• Communicating to achieve the desired changes in attitude – communicating for effect!

This is the focus of my on-going research and work and is summarised in the diagram below…

 LB#19 Attitude Managment

Communicating for effect mean that where people are at or above the optimum target attitudes, the purpose of your communication is to maintain the status quo and less important stakeholders who are below your desired optimum need as much effort as can be spared from your limited resources. But, important stakeholders who are below optimum need heroic communication efforts to change the situation and maximise the project’s chance of succeeding. You focus your communication efforts where the need is greatest.

Remember, a very significant proportion of the risks around most projects are people based. The only way to identify, manage and/or mitigate these risks is by effective two way communication designed to effect changes in attitude – more on this later.

- Advertisement -

More articles

1 COMMENT

  1. […] Managing Stakeholder Attitudes Lynda is Director of Training with Mosaic Project Services focusing on the delivery of CAPM, PMP, Stakeholder Circle® and other project related workshops, training and mentoring services. She is also the CEO of Stakeholder Management Pty Ltd. She was … Read more on Project Accelerator News […]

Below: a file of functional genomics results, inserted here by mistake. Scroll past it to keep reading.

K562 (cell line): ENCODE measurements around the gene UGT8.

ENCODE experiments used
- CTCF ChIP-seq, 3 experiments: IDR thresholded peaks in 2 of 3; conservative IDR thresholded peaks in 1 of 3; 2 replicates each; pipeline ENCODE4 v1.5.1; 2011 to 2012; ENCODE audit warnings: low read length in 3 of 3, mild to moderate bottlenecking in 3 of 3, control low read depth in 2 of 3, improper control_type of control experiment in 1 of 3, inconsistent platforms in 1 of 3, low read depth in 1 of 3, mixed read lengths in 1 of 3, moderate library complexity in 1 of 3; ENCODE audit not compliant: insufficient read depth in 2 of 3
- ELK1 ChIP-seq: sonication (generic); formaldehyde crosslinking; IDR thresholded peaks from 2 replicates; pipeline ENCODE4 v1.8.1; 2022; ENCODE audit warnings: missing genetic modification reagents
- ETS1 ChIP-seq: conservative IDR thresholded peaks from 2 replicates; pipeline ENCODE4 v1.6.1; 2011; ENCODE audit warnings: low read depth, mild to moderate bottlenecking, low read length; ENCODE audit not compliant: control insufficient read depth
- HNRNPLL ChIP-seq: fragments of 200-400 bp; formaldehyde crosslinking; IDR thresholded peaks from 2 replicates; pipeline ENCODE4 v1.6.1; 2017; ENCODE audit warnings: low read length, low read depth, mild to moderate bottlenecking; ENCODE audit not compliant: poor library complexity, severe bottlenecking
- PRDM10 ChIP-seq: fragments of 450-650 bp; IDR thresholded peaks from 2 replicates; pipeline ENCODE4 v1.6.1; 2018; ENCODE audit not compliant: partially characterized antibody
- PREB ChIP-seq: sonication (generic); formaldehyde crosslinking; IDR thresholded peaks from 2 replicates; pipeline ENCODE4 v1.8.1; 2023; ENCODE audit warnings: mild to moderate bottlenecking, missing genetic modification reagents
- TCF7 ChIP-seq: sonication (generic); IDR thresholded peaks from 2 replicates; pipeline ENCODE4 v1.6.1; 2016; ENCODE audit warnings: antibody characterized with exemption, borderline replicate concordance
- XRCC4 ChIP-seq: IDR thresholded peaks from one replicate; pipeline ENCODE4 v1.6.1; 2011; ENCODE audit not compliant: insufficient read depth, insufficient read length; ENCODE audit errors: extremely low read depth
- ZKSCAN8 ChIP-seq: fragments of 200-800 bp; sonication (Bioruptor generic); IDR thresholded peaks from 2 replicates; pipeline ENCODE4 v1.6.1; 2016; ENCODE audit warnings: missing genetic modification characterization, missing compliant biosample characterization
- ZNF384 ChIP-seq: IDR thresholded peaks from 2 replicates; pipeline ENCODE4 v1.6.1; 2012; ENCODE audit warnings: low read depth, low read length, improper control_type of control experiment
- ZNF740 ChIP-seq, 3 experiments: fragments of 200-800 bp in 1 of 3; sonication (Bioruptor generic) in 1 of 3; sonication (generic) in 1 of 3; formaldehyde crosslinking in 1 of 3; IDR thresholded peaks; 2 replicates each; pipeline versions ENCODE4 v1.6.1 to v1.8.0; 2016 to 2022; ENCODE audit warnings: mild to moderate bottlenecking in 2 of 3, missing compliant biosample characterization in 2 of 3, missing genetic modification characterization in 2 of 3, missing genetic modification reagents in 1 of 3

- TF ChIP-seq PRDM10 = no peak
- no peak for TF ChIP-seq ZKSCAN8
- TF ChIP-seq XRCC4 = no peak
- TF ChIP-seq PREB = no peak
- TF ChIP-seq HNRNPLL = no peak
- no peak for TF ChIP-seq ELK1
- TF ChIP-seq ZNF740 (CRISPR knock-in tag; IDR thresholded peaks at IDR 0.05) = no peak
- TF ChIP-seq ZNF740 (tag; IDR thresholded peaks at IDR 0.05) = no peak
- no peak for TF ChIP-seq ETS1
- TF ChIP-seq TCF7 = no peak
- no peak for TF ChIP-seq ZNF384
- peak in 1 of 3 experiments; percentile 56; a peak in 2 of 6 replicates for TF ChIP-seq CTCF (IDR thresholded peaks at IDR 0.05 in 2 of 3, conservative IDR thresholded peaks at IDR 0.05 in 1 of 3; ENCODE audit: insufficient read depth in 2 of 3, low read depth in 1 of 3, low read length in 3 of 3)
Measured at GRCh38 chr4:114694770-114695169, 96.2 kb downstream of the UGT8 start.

LEAVE A REPLY

Please enter your comment!
Please enter your name here

This site uses Akismet to reduce spam. Learn how your comment data is processed.

- Advertisement -

Latest article

Training project teams on global projects

An exciting new project has started involving teams from right across the globe – both within the organisation and from external suppliers....

Project Management Lessons learnt from Covid Holiday Disruption

The very definition of Holiday (Noun - an extended period of leisure and recreation, especially one spent away from home or in travelling), is an entirely flexible parameter to work within, so how do we adapt? And what Project Management lessons are to be learnt from this summer?

Project management for the ‘new normal’

We live in strange times. Who would have thought last year that 2020 would be the year of Covid-19, the year of...

Long-Term Strategies To Help Manage Your Team Remotely

The world has changed profoundly since COVID-19. No one saw a global pandemic coming but now isn’t the time to panic. Instead,...

10 Steps for Planning and Implementing a Successful Branding Project

Your brand is perhaps your most valuable asset. It defines your organisation’s reputation and visibility in the market. The strength of your...